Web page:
Beit Midrash

  • Shabbat and Holidays
  • The Meaning Sefirat Ha'omer
To dedicate this lesson

The Torah study is dedicated in the memory of

R. Meir b"r Yechezkel Shraga Brachfeld

In God's Image - Respect for Others

Precisely in these days - the days between Pesach and Shavuot - it is fitting to place special emphasis on improving our behavior and displaying respect for others.


Rabbi Zalman Baruch Melamed

28 Nissan 5753
Precisely in these days - the days between Pesach and Shavuot - it is fitting to place special emphasis on improving our behavior and displaying respect for others. For, as the Sages teach us (Yevamot 62b), it was during this period that twenty-four thousand of Rabbi Akiva's students died, the result of their not having shown proper respect for one another. They met a bitter death, diphtheria, a form of death that is worse than any other. It begins in the mouth and finishes in the throat. All this, despite the fact that the days between Pesach and Shavuot are viewed as favorable a period, a time of Divine compassion.

Nevertheless, because of the severity of their behavior, the lives of so many students were lost. Every individual is obligated to show respect for other human beings, to honoring one's fellow and friend. This becomes all the more true when it comes to Torah scholars. They are, on the one hand, most deserving of honor, while at the same time carry a greater obligation to honor others. The Sages of the Talmud teach that the Almighty scrutinizes the actions of his pious ones to the degree of a hairbreadth. Showing respect for other human beings, honoring one's fellow and friend - these are not trivial matters. This sort of behavior is not just some polite outer adorning. It possesses very significant value.

The Talmud relates that when Rabbi Eliezer fell ill, his disciples came to visit him. They said to him, "Rabbi, teach us the correct manner of living so that we merit entering the World to Come." He replied, "Make sure to show respect for others, prevent your sons from excessive review of the scripture, seat them between the knees of Torah scholars, and when you pray, know before whom you stand; follow this advice and you will merit entering the Word to Come" (Berachot 28b). Sensitivity towards others, then, is one of the behavior traits through which a person comes to merit a portion in the World to Come.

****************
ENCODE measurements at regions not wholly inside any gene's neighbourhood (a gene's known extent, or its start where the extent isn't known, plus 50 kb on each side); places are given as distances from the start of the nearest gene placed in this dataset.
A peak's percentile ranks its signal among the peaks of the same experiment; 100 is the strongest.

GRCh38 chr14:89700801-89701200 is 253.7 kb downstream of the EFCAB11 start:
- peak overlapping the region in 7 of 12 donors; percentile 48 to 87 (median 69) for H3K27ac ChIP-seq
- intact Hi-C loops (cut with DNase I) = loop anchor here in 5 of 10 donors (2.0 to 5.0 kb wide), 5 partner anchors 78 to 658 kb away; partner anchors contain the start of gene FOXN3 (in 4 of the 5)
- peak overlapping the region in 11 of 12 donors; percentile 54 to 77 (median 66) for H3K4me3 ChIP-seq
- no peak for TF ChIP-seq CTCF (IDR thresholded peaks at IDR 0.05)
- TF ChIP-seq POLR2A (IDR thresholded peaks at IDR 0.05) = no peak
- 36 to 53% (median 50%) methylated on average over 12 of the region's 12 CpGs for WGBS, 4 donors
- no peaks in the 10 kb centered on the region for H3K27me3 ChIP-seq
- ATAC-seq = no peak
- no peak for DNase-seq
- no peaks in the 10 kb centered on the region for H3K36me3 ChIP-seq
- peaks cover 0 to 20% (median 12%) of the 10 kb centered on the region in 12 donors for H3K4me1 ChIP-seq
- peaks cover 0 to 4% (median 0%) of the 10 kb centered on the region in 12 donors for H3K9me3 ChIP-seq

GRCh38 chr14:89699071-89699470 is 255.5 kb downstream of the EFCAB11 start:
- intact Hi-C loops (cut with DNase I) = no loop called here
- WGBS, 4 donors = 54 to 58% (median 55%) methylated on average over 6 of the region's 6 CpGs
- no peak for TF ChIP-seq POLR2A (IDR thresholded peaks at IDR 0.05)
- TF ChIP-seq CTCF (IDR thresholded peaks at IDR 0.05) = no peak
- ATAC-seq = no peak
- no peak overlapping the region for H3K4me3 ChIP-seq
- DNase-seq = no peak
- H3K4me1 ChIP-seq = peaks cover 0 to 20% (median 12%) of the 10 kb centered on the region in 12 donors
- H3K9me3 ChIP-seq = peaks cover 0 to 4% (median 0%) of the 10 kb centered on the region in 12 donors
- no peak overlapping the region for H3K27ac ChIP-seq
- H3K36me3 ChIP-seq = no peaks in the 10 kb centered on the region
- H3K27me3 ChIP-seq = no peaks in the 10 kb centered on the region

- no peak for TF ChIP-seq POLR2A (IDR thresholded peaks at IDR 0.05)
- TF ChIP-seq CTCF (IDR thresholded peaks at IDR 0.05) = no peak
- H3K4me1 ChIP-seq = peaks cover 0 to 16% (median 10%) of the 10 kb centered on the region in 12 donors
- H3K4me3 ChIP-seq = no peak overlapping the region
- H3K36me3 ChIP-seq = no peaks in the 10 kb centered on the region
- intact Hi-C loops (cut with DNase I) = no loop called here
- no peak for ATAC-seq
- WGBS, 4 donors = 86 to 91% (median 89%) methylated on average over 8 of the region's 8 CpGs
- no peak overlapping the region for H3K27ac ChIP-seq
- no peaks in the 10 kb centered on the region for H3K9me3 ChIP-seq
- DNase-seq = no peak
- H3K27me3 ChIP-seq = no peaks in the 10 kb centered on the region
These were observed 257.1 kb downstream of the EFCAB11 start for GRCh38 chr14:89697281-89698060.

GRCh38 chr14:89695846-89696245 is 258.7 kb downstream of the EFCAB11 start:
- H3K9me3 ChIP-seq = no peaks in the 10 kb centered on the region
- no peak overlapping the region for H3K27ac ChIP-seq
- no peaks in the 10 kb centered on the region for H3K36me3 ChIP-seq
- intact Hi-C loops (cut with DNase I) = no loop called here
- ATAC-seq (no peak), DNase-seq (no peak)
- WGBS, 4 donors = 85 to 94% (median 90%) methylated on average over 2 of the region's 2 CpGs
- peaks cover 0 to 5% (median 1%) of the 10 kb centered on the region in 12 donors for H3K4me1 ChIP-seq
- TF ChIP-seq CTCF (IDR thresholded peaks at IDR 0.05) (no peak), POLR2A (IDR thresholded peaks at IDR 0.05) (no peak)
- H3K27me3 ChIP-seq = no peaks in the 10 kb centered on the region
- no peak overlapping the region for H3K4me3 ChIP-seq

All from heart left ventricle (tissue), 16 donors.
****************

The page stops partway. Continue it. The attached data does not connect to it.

In this respect the Sages taught: "One who embarrasses another person in public has no portion in the World to Come." Man was created in the image of God, and may therefore enter the Word to Come. It is because he possesses a lofty and Divine soul that man is granted a portion in the lofty and Divine World to Come. Yet, one who embarrasses another in public abases the Divinity in man. Such a person loses his own Divine image, thereby forfeiting his portion in the World to Come. On the other hand, one who is careful about honoring his fellow, demonstrates that he appreciates and recognizes man's worth and distinction; demonstrates that he is sensitive to the image of God in man. This recognition finds expression in the honor that he displays towards his fellow. It assures him a portion in the World to Come.

The students of Rabbi Akiva did not show respect for one another; they did not display honor towards the Divine image in man; neither did they display honor towards the Torah. Therefore, they met a bitter death: diphtheria - a type of sickness that hints at the underlying reason for their fate. During these days - the days of the counting of the Omer, days of preparation for Shavuot, the Holiday of the giving of the Torah - our efforts must center on the perfection of our character traits, a necessary condition for receiving the Torah. Let us hope and pray that a "spirit of purity rest upon our camp," and that a feeling of unity make itself felt, especially between students of Torah, causing us to search out the good in others and not their shortcomings. Let us, with this newly awakened sense of unity, go forth to receive the Torah.
Torah - the Five Books of Moses
Talmud - The voluminous embodiment of the Oral Torah. Basis of Jewish law and philosophy.

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